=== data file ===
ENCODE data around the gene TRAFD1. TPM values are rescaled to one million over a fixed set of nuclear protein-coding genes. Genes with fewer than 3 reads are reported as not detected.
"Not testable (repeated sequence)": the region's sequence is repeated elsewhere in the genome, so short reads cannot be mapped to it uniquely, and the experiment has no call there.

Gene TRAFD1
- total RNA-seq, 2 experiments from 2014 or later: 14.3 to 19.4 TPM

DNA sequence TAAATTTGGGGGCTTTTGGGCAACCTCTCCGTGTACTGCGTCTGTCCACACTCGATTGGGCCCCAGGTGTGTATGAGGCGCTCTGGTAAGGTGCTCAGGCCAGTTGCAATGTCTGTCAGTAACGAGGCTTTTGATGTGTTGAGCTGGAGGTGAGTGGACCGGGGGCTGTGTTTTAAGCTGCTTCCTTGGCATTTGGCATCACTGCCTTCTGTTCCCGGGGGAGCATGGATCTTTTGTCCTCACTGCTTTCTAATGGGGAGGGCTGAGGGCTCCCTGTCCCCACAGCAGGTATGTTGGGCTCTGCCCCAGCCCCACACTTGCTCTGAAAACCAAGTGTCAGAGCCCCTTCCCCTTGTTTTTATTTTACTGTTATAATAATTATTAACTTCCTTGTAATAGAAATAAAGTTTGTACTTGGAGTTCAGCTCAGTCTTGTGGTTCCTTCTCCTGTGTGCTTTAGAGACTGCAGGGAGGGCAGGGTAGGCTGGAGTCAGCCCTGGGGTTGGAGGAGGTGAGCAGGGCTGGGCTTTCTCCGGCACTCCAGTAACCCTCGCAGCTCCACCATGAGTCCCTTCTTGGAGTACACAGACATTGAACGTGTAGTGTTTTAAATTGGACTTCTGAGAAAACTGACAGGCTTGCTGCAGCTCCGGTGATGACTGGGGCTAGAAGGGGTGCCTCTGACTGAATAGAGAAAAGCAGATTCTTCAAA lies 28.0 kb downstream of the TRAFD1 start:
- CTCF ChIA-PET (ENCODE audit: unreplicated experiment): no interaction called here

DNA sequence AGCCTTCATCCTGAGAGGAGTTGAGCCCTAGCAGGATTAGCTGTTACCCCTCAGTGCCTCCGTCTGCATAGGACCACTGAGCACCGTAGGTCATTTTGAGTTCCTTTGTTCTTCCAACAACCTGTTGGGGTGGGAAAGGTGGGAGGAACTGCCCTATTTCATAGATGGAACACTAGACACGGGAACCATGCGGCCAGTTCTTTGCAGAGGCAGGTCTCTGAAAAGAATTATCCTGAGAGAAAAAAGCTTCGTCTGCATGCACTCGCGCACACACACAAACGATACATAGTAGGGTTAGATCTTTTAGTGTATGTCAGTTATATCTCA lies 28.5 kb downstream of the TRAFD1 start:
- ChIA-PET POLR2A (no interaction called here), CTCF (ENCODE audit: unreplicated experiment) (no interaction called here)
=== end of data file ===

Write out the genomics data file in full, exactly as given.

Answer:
ENCODE data around the gene TRAFD1. TPM values are rescaled to one million over a fixed set of nuclear protein-coding genes. Genes with fewer than 3 reads are reported as not detected.
"Not testable (repeated sequence)": the region's sequence is repeated elsewhere in the genome, so short reads cannot be mapped to it uniquely, and the experiment has no call there.

Gene TRAFD1
- total RNA-seq, 2 experiments from 2014 or later: 14.3 to 19.4 TPM

DNA sequence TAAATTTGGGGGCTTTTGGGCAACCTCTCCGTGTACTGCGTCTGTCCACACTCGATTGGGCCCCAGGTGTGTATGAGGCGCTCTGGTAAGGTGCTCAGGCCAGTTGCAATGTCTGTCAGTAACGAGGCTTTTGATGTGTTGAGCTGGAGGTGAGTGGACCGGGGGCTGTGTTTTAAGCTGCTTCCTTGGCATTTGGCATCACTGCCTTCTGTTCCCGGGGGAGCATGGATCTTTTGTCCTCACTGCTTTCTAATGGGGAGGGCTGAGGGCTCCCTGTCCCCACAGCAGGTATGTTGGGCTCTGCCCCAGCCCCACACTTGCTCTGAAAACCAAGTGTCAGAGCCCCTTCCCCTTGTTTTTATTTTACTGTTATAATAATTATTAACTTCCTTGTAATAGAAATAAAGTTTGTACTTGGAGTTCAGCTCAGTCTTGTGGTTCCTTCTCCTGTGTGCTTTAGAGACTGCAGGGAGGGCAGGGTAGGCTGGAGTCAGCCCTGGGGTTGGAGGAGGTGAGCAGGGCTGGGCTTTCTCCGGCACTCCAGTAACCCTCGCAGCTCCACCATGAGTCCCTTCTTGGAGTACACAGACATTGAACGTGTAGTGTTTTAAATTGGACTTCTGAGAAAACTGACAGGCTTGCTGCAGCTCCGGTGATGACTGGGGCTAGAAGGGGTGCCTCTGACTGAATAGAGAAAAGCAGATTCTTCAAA lies 28.0 kb downstream of the TRAFD1 start:
- CTCF ChIA-PET (ENCODE audit: unreplicated experiment): no interaction called here

DNA sequence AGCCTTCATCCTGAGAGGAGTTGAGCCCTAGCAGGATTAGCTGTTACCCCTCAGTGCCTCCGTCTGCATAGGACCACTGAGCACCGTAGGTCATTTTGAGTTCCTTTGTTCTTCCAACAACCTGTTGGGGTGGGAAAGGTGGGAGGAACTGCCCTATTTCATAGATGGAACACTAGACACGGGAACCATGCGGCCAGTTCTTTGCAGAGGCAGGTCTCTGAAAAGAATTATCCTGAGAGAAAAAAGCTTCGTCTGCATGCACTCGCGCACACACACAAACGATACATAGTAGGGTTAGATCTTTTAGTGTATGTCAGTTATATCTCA lies 28.5 kb downstream of the TRAFD1 start:
- ChIA-PET POLR2A (no interaction called here), CTCF (ENCODE audit: unreplicated experiment) (no interaction called here)